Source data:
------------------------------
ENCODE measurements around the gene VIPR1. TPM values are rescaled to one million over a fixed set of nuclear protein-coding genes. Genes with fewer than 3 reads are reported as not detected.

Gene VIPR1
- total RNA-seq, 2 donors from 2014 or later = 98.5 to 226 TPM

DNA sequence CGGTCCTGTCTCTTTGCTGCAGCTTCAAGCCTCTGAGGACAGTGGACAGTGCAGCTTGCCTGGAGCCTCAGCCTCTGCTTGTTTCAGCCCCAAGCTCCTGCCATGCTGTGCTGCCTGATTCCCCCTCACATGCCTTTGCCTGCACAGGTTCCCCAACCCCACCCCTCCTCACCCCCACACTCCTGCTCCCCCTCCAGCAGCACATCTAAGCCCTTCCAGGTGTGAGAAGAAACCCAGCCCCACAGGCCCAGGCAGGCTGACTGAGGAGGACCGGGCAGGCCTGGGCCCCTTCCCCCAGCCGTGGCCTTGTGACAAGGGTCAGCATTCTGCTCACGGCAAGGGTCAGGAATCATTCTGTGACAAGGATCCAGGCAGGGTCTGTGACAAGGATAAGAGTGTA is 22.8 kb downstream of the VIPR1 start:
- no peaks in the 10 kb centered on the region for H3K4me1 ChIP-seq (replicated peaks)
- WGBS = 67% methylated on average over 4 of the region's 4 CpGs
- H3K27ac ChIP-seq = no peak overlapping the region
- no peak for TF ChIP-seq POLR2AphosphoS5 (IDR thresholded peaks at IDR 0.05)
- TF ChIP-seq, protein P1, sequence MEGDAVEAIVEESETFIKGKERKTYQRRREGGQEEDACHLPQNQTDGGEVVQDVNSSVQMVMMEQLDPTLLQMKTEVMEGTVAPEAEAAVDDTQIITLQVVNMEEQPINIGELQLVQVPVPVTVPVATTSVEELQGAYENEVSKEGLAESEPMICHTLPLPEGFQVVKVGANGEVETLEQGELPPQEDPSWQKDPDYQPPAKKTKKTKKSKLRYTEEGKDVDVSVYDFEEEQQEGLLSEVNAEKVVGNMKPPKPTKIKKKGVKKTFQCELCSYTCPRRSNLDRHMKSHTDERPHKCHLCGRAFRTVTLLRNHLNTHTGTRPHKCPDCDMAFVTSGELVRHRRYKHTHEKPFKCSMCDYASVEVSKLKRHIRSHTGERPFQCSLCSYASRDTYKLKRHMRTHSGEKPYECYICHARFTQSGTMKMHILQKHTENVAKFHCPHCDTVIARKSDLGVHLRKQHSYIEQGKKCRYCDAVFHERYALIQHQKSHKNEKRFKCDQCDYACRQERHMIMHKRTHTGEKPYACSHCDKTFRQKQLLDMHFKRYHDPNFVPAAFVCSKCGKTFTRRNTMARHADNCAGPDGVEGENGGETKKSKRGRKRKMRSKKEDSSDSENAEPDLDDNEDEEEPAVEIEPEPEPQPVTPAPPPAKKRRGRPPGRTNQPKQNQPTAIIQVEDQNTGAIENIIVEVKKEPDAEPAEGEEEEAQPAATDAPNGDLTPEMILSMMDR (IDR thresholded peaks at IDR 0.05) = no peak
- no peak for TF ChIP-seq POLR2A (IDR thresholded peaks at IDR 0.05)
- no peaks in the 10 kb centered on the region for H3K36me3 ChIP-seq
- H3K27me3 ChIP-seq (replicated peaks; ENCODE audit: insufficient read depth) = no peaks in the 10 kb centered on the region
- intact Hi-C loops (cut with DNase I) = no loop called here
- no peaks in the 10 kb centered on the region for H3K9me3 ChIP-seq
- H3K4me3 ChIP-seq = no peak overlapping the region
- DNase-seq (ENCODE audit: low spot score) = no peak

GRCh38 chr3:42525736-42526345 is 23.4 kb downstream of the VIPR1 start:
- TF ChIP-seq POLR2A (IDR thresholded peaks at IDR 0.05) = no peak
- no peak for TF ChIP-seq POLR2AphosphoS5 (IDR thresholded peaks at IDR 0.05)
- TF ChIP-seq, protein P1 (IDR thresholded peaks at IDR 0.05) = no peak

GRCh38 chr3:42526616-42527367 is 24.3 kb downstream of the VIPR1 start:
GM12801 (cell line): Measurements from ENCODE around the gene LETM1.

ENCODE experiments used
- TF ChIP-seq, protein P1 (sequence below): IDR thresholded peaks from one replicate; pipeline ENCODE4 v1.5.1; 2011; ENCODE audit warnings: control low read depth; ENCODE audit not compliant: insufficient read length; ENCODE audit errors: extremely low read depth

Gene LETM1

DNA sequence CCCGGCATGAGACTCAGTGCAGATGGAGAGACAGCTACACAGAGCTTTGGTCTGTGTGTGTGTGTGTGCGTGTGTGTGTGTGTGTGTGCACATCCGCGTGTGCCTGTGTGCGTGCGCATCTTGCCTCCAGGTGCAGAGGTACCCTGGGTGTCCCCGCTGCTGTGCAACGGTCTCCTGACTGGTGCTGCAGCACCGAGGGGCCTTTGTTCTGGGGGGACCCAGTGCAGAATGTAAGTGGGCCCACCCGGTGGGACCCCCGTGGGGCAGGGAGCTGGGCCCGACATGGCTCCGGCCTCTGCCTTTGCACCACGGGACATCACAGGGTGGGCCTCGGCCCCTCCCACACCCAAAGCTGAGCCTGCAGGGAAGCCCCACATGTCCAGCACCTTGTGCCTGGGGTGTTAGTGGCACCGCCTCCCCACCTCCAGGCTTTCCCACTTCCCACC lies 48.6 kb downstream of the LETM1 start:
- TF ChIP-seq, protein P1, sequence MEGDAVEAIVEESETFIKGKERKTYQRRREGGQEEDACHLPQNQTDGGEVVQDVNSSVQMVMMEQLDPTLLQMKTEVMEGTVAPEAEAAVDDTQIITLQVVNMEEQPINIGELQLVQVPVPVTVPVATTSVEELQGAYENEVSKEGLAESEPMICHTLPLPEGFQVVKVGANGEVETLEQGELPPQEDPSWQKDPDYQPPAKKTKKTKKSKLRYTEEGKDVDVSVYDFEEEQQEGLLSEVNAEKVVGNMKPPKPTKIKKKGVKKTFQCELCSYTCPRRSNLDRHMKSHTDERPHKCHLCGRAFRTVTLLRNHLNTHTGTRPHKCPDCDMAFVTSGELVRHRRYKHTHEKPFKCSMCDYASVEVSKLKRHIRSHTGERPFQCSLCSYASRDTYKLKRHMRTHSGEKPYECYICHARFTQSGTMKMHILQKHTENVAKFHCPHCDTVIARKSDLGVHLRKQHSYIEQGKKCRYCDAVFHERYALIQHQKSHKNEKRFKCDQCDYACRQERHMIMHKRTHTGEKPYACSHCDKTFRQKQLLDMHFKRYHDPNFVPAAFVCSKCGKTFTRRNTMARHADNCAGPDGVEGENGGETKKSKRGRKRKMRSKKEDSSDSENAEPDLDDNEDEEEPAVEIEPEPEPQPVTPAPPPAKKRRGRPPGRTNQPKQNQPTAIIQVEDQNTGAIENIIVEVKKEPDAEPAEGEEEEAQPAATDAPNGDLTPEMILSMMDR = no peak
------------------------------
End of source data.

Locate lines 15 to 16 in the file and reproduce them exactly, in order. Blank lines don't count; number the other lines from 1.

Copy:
- H3K4me3 ChIP-seq = no peak overlapping the region
- DNase-seq (ENCODE audit: low spot score) = no peak